Education and the Quality of Government
AbstractGenerally speaking, better educated countries have better governments, an empirical regularity that holds in both dictatorships and democracies. We suggest that a possible reason for this fact is that educated people are more likely to complain about misconduct by government officials, so that, even when each complaint is unlikely to succeed, more frequent complaints encourage better behavior from officials. Newly assembled individual-level survey data from the World Justice Project show that, within countries, better educated people are more likely to report official misconduct. The results are confirmed using other survey data on reporting crime and corruption. Citizen complaints might thus be an operative mechanism that explains the link between education and the quality of government.
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Bibliographic InfoPaper provided by National Bureau of Economic Research, Inc in its series NBER Working Papers with number 18119.
Date of creation: Jun 2012
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Note: PE POL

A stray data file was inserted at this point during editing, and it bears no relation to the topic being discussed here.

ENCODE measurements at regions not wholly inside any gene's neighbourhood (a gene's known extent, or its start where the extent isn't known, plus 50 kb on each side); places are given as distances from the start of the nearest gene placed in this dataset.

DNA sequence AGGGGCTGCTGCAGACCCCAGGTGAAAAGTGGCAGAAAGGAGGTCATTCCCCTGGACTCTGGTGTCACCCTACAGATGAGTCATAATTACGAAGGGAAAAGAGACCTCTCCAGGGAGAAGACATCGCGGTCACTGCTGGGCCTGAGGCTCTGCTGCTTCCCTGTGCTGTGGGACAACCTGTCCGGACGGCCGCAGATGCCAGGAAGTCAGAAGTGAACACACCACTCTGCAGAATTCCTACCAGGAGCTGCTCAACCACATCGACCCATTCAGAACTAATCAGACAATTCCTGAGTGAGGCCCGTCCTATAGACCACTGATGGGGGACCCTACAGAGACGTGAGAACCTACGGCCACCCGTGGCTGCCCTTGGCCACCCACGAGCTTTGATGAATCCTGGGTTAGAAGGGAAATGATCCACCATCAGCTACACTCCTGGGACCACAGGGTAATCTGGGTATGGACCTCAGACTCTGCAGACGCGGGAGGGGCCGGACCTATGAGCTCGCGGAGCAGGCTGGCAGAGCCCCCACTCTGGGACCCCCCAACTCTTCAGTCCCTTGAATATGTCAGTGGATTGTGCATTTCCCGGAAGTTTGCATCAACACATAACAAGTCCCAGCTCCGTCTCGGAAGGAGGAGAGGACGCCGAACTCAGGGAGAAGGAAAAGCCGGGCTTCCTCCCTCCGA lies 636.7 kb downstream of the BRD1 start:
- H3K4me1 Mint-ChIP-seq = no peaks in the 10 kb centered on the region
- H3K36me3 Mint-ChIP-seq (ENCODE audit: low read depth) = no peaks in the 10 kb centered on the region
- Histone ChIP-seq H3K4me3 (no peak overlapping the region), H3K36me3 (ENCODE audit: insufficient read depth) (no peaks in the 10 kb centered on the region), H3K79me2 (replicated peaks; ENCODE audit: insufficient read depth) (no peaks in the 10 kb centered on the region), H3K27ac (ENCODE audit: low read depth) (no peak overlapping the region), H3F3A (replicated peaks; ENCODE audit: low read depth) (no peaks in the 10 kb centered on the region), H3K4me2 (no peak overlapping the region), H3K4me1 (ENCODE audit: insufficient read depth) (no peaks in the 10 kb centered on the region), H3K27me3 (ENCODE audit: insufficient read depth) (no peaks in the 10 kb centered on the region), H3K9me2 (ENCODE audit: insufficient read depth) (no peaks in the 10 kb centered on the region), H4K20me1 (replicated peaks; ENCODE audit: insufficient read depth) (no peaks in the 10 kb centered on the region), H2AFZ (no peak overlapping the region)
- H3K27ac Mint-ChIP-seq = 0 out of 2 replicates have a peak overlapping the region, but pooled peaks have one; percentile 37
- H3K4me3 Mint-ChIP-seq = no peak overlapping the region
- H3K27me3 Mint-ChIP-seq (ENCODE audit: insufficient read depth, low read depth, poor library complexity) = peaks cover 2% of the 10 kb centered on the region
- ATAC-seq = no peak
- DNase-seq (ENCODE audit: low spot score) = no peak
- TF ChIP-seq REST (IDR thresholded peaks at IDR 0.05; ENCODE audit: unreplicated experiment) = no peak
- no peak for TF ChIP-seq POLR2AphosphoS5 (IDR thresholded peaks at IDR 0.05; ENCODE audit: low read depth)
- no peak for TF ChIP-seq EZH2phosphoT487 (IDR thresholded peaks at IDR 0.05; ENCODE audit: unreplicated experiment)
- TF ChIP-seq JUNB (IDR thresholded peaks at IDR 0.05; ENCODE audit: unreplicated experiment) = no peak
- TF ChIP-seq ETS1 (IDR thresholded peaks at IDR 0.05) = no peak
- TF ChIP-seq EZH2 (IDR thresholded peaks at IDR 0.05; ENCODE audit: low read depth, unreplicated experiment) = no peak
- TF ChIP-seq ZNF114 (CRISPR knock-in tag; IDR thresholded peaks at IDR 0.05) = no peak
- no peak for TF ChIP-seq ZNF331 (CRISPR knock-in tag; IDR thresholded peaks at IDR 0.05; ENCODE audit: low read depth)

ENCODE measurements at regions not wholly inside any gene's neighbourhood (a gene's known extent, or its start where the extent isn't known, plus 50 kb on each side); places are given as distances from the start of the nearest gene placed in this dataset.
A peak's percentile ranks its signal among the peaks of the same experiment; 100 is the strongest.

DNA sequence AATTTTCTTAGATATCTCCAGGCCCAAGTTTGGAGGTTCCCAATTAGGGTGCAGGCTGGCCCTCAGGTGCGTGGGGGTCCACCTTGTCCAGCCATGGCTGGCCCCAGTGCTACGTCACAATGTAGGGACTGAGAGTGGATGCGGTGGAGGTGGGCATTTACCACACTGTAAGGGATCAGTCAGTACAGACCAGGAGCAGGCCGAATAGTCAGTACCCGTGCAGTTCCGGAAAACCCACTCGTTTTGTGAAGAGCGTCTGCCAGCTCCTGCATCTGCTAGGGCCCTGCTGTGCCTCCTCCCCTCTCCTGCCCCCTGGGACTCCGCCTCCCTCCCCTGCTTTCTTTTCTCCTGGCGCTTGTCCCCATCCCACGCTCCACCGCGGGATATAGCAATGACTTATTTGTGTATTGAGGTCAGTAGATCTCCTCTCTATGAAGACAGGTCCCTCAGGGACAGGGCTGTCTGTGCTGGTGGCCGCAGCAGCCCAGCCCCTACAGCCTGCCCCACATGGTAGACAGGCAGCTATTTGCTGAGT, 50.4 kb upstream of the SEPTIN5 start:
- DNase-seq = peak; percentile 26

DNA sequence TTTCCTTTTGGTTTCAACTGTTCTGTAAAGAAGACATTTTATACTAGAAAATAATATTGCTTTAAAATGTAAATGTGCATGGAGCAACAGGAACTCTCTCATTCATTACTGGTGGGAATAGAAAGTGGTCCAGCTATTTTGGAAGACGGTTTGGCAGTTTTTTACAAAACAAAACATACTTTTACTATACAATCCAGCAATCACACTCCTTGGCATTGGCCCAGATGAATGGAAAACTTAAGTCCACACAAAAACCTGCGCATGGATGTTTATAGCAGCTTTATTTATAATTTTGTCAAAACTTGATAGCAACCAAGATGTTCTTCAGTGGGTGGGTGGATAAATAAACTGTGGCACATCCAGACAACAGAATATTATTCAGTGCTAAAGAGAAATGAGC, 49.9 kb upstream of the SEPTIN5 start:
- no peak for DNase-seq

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Find related papers by JEL classification:
- D73 - Microeconomics - - Analysis of Collective Decision-Making - - - Bureaucracy; Administrative Processes in Public Organizations; Corruption
- D78 - Microeconomics - - Analysis of Collective Decision-Making - - - Positive Analysis of Policy Formulation and Implementation
- O43 - Economic Development, Technological Change, and Growth - - Economic Growth and Aggregate Productivity - - - Institutions and Growth
This paper has been announced in the following NEP Reports:
- NEP-ALL-2012-06-13 (All new papers)
- NEP-CWA-2012-06-13 (Central & Western Asia)
- NEP-EDU-2012-06-13 (Education)
- NEP-LAB-2012-06-13 (Labour Economics)
- NEP-PBE-2012-06-13 (Public Economics)
- NEP-POL-2012-06-13 (Positive Political Economics)
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- Davide Cantoni & Noam Yuchtman, 2013. "The Political Economy of Educational Content and Development: Lessons from History," CESifo Working Paper Series 4221, CESifo Group Munich.
- Kodila-Tedika, Oasis, 2013. "Forget your gods: African evidence on the relation between state capacity and cognitive ability of leading politicians," MPRA Paper 46449, University Library of Munich, Germany.
- Rabah Arezki & Herbert Lui & Marc Quintyn & Frederik G Toscani, 2012. "Education Attainment in Public Administration Around the World: Evidence from a New Dataset," IMF Working Papers 12/231, International Monetary Fund.
- Fuchs-Schündeln, Nicola & Masella, Paolo, 2013. "Long-Lasting Effects of Socialist Education," Annual Conference 2013 (Duesseldorf): Competition Policy and Regulation in a Global Economic Order 79865, Verein für Socialpolitik / German Economic Association.
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